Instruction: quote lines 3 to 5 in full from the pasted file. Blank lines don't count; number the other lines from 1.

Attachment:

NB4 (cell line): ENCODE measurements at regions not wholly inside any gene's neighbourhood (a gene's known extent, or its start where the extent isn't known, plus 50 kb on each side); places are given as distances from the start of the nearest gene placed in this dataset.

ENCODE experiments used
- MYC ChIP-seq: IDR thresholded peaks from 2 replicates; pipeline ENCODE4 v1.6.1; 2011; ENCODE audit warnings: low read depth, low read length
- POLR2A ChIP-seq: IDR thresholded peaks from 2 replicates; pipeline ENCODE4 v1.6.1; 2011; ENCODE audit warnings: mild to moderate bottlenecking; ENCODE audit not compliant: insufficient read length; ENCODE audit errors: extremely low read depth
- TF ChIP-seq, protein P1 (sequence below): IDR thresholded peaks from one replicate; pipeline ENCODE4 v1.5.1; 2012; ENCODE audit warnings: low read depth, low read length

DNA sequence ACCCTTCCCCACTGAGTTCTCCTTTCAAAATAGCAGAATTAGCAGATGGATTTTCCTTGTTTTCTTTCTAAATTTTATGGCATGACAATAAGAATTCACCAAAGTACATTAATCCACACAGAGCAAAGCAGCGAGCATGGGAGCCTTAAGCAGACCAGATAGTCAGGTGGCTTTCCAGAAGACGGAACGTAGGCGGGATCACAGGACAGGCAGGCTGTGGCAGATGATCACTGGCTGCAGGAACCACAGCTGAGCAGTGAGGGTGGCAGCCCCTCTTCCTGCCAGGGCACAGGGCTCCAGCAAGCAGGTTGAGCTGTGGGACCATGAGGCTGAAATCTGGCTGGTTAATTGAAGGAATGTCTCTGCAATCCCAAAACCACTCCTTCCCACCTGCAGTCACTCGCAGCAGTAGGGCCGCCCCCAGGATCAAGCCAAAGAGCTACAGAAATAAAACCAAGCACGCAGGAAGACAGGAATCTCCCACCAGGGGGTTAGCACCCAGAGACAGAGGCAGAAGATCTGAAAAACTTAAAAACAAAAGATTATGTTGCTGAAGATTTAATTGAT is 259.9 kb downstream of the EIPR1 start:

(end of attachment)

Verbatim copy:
- MYC ChIP-seq: IDR thresholded peaks from 2 replicates; pipeline ENCODE4 v1.6.1; 2011; ENCODE audit warnings: low read depth, low read length
- POLR2A ChIP-seq: IDR thresholded peaks from 2 replicates; pipeline ENCODE4 v1.6.1; 2011; ENCODE audit warnings: mild to moderate bottlenecking; ENCODE audit not compliant: insufficient read length; ENCODE audit errors: extremely low read depth
- TF ChIP-seq, protein P1 (sequence below): IDR thresholded peaks from one replicate; pipeline ENCODE4 v1.5.1; 2012; ENCODE audit warnings: low read depth, low read length